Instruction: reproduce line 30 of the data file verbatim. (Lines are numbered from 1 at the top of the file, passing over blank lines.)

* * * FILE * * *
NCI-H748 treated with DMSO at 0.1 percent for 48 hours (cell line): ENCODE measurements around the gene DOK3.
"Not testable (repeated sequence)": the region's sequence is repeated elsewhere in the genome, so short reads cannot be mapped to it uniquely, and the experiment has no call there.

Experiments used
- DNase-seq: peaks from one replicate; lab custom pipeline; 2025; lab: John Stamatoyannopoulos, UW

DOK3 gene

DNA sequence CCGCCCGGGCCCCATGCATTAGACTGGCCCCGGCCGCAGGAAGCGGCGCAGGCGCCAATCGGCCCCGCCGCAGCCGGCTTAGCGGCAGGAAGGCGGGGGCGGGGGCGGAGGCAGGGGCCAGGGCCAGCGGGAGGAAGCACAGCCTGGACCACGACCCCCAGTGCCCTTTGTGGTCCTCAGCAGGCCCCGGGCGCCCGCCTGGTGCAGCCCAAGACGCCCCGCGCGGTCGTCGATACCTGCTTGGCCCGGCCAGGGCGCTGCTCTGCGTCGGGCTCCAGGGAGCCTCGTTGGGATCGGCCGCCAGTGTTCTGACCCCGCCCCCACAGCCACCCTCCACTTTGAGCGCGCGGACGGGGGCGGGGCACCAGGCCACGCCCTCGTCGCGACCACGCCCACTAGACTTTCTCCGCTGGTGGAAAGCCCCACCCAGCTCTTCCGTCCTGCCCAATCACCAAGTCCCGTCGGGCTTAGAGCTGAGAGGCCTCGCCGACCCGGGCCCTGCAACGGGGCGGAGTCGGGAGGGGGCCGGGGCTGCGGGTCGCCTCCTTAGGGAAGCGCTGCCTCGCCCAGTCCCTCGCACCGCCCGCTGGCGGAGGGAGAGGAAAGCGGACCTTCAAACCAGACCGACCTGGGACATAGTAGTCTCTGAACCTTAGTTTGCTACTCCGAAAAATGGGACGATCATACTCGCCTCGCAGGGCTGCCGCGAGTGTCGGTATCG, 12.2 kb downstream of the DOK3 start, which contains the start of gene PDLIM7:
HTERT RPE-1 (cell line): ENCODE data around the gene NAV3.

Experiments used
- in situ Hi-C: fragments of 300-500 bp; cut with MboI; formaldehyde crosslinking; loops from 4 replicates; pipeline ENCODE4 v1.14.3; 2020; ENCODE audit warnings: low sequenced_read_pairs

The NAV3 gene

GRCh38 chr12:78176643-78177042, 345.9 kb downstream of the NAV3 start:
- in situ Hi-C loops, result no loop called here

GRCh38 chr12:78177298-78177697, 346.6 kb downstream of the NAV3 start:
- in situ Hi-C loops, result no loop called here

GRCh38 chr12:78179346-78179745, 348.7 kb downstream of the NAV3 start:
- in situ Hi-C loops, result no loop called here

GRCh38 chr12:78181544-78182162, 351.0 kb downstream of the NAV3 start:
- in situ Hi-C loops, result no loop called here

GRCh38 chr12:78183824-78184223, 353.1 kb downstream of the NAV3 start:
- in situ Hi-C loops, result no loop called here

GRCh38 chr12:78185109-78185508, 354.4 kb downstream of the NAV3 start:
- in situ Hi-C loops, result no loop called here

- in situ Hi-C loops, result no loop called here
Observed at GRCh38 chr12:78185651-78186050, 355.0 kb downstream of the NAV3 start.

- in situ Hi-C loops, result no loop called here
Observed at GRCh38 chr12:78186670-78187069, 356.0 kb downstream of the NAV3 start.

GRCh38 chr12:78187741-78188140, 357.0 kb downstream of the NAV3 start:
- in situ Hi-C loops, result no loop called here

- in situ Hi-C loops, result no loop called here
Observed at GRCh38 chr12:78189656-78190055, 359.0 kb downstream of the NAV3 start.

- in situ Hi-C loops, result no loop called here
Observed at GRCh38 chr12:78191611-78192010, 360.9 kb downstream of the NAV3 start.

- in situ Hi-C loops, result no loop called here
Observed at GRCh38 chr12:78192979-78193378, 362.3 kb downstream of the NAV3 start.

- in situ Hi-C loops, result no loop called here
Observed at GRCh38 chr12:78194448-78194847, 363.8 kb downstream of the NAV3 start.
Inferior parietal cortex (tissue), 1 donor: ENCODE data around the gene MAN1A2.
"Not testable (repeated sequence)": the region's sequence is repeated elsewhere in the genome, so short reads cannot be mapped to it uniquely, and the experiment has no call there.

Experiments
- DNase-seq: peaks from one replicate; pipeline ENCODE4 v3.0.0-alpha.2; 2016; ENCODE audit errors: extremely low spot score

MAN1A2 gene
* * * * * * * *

Observed at GRCh38 chr12:78189656-78190055, 359.0 kb downstream of the NAV3 start.